A rainfly is the outer sheet that goes around the tent to add an extra layer of protection. Not all tents have a rainfly, some smaller tents that are designed for brief fair-weather camping don’t need one. But it’s recommended on larger tents or if you will be camping in the wet and windy, and makes a difference to how comfortable and dry you’ll be in these conditions.
The rainfly acts as a shield against the elements, stopping the wind and rain from beating into the wall of your tent. You need to be careful not to touch it as this will allow some damp to work its way into the tent and you will have a problem on your hands.
The rainfly should stand alone a short distance from the inner-wall of the tent. It needs to be pitched up tight so it doesn’t move in the wind. They are not difficult to pitch, most tents have poles for the rainfly to attach to and will be designed to sit in the perfect position.
With the rainfly playing such an important role in keeping you dry and shielded from the elements you need to keep it in tip-top condition. Damage can happen over time, you should routinely check for damage and make repairs as soon as you spot them.
Here are some tips to keep your tent and rainfly in great condition, extend the life of your tent, and some useful tips to make repairs should you need to.
Maintaining Your Rainfly
Seeing as the rainfly acts as a shield to the outside world it’s going to get dirty. Cleaning your tent probably isn’t high on your list of fun things to do, but it’s very important. Brush all the dirt and dried-on debris off with a soft brush as soon as you get home from a trip. Then wash the fabric down and brush the water off, this should give the sheets a good clean.
An important note here is to never store your tent while it’s damp. Mould and mildew is damaging and incredibly hard to get rid of once it’s started to breed within the fabric of the tent. Allow your tent to dry out in natural air before storing it.
Repairing Your Rainfly
Small tears and holes are going to happen. The key is to catch these rips early and patch them up before they become more serious. If you spot a small tear while you’re camping you can patch it with some gaffer tape as a quick fix. Ideally, you will have some proper tent repair kits, these are patches that do the same thing but much more securely.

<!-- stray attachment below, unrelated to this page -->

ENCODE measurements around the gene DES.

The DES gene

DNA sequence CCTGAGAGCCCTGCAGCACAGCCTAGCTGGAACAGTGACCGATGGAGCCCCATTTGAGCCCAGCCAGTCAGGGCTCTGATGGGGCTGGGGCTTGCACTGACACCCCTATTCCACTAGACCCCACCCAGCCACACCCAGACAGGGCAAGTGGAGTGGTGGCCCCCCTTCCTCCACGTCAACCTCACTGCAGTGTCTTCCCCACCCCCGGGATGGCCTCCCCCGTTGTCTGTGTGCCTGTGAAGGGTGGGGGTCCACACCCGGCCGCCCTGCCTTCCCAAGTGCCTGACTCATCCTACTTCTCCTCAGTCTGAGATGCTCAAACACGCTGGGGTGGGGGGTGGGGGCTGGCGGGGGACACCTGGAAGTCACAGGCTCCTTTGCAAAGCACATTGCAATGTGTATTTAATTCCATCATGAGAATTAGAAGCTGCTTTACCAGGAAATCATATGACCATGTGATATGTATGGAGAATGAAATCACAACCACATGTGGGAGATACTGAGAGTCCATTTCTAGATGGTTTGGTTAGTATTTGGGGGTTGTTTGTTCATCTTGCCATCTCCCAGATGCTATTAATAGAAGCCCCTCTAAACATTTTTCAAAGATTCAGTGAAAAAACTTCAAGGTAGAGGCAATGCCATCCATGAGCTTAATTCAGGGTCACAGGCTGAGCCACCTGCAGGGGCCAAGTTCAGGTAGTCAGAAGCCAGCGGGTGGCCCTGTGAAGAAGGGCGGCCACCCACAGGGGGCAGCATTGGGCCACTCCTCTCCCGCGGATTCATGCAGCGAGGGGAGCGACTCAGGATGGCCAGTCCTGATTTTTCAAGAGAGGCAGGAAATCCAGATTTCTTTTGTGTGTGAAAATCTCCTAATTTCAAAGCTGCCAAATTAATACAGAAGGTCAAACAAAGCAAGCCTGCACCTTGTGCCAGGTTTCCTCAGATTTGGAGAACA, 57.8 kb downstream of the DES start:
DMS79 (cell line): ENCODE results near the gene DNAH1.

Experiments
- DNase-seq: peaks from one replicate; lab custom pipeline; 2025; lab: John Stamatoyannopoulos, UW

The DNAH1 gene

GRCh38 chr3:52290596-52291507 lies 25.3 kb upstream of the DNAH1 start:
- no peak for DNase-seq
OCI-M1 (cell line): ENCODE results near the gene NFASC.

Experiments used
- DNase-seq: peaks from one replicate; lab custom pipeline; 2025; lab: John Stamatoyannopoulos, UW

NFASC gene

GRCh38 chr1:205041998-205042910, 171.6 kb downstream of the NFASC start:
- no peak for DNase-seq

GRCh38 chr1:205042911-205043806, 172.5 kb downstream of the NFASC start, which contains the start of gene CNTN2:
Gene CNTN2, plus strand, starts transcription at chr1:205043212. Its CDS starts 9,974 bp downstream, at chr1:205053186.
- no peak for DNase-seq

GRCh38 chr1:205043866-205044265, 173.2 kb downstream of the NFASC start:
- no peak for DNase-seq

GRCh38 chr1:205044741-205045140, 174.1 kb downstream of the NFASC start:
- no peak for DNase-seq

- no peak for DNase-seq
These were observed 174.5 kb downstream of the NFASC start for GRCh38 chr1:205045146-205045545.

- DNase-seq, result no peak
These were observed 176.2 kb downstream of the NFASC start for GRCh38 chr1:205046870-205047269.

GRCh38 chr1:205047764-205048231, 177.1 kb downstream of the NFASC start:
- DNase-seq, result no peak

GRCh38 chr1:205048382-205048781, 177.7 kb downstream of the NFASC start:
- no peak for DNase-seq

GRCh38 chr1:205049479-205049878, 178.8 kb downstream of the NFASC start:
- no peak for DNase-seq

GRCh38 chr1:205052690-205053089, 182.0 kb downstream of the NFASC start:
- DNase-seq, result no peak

Pay special attention to zips and the fabric around zippers. This is usually the first area where a tear will appear. Keep the zips well lubricated so you don’t need to use force to use them.
How to Patch up a Hole or Rip in Your Rainfly
As mentioned above, tears and holes are not uncommon and one method of repairing your rainfly is to use a patch to cover the rip and maintain a nice waterproof rainfly.
Here is a step-by-step guide to help you make your own repairs:
Step 1 – Either use a pre-cut patch or cut a patch from a roll of patching tape that covers the entire area with about half an inch overlap around the damage. If you’re cutting a patch try to cut a nice smooth oval shape, edges will make it easier for the patch to peel off in the future.
Step 2 – You are going to apply the patch on the inside of the rainfly first. Give the area a good clean and lay the rainfly somewhere flat where it can be pulled taught.
Step 3 – Pick up some Seamgrip, it’s the best glue for sticking patches to tents that last. It’s a washable glue that doesn’t breakdown in extreme temperatures, and it’s easy to work with.
Step 4 – Apply the glue to the patch covering the entire area and overlapping the edges of the patch a little. Hold or place an object on the patch to help it set without moving.
Tip – Don’t forget to wear gloves when using glues, you don’t want to find things sticking that you didn’t intend to!
Step 5 – Leave the patch to dry for around 12 hours.
Step 6 – Follow the steps above again, this time applying a patch to the outside of your rainfly. You need to patch up both sides to form a tight waterproof bond.
Step 7 – After waiting for the glue to dry for 12 + hours take a close look at the patch. Pour some water on and test it’s waterproof and has fully bonded all over.
Packing up Your Tent and Rainfly
All tents are different and you might have a custom carry case or some practices that are unique to the tent. But generally speaking, here are the steps you should go through when packing away your tent safely.
- Make sure the tent is free from dust and debris and brush it if necessary
- Check the tent is completely dry, if not hang it somewhere to dry out naturally
- Don’t pull all the zips completely closed, allow air to escape if trapped inside as you pack it
- Push poles out from their sleeves carefully and stack them
- Fold the tent to the size you want it while gently pushing out any trapped air
- Use any ties or straps the tent provides to wrap it and pack it back into its carry bag
That covers everything from taking good care of your rainfly, to making repairs that are going to save you time and money in the long-term. If you have any questions or queries about any of the above or have something to ask me – please feel free to contact me.